Our 750+ structure teaching subset includes a wide variety of molecules (from adrenaline to zirconium complexes) and can be used to enhance learning across the chemistry curriculum. A range of associated teaching units demonstrate how the interactive on-line teaching database can be used to teach core chemistry concepts.

 

What is in the CSD Teaching Subset

Entries in the teaching subset have been classified by the various concepts they are used to demonstrate.  Click on the header for each classification to view the structures included.

Teaching Fundamental Chemistry

These entries serve to demonstrate fundamental chemistry concepts such as VSEPR theory, coordination chemistry, geometry, chirality and isomerism.  They may also contain examples of common classes of organic compounds or functional groups such as alkanes, alkenes, alkynes, ketones, esters, acids, alcohols and aldehydes.  Entries may also include common molecules of interest such as cholesterol, caffeine, or fullerene.

 

Teaching Chemistry with Drug Molecules

These entries contain common drug molecules of general interest such as aspirin, ephedrine, cisplatin and omeprazole.  This category also includes common vitamins and drug-like molecules such as vitamin C, theobromine, and nicotine.

 

Teaching Symmetry in Chemistry

Entries in this group contain molecules which exhibit the most commonly encountered point-group symmetries.

 

Teaching Metal Organic Frameworks, MOFs

These entries are commonly encountered metal-organic framework materials.  MOF materials exhibit high porosity and are useful across a variety of fields including catalysis, gas storage and separation, and drug delivery.

 

Teaching Essential Nutrients molecular structures

These entries contain a molecule that is an essential nutrient for the human body.  An essential nutrient cannot be synthesised in the body but is required for normal physiological functioning.  These nutrients therefore need to be consumed.  There are 9 amino acids, 2 fatty acids, 13 vitamins and 15 minerals, as well as choline that are essential nutrients.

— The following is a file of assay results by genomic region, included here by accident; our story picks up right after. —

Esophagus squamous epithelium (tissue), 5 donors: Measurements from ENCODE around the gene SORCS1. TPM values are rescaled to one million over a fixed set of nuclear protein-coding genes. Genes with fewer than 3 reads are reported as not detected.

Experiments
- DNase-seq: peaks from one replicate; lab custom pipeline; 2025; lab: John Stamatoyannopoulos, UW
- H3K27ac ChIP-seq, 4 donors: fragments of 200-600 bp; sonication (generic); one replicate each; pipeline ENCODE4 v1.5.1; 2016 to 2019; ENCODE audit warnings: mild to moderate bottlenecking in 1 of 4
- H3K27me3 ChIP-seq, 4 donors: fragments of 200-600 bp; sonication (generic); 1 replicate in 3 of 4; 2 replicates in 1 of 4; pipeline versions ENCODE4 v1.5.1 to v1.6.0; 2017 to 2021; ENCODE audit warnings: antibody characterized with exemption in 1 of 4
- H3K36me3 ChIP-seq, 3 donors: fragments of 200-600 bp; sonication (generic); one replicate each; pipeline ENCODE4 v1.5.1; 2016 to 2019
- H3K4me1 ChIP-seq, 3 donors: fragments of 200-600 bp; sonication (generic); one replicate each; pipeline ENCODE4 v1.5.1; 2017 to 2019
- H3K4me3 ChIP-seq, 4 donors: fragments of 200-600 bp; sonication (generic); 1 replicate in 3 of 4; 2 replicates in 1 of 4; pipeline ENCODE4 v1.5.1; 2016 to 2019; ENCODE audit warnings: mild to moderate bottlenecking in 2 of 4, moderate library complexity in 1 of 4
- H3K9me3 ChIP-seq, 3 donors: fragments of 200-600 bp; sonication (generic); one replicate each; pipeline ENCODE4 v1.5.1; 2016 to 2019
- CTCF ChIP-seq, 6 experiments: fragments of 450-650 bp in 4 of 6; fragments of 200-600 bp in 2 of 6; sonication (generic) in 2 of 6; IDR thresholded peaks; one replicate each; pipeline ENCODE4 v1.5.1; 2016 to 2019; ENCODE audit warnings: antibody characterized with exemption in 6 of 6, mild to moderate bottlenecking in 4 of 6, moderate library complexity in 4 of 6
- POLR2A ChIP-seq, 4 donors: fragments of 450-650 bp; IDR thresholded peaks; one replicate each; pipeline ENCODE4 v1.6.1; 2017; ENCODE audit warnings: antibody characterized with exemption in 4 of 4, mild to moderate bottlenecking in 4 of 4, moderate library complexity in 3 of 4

Click here to access our interactive on-line Teaching Subset in Access Structure. 

Download an annotated spreadsheet of all the structures in the Teaching Database:

 

Other ways to access the Teaching Subset

You can download the CIF files for all the structures included in the Teaching Subset from the Downloads page. There, click on CSD Educational Collection to expand it, and you can find the CIFs under "CSD Educational Collection CIFs".

 How to download the CIFs collection for the Teaching Subset

You can also access the Teaching Database in Mercury. From the CSD-Community menu, select Open Teaching Database.

How to open the Teaching Subset in Mercury

 

Using the Teaching Subset

The structures from the Teaching Subsets can be used by educators and students to enhance learning in the way that most suit their needs, as well as teaching and learning styles.

If you are looking for materials, examples, and inspiration, you can refer to the following resources:

Teaching Modules

 

 

 

 

  • Classroom Teaching Module: Structure Exploration

    Classroom Teaching Module: Structure Exploration

    Click to download the packet for use in the classroom
    This module was developed for use in the classroom based on hands-on exercises used at the Cambridge Science Festival.  Thanks to Louise Dawe (Wilfrid Laurier University) for assistance with curriculum benchmarking.

  • Classroom Teaching Module: Structure Exploration

    Classroom Teaching Module: Crystallization

    Click to download the packet for use in the classroom 
    This module was developed for use in the classroom based on hands-on exercises used at the Cambridge Science Festival.  Thanks to Louise Dawe (Wilfrid Laurier University) for assistance with curriculum benchmarking and Prof. Robert Pike at The College of William and Mary for providing additional resources. 

 

  • Periodic Table Educational Resources: Battlecards

    To celebrate the year 2019 being the 150th anniversary of the Periodic Table, CCDC embarked on the International Year of the Periodic Table (IYPT) in Crystals project.  We've created a webpage for every element on the Periodic Table.  Each webpage has information about the elemental form and an associated chemical compound, the crystal structure of which can be found in the Cambridge Structural Database (CSD).  Now we're turning this well of information into a valuable educational resource for anyone who wants to learn more about chemistry.

    Click here for the IYPT Crystals Activities! More resources coming soon!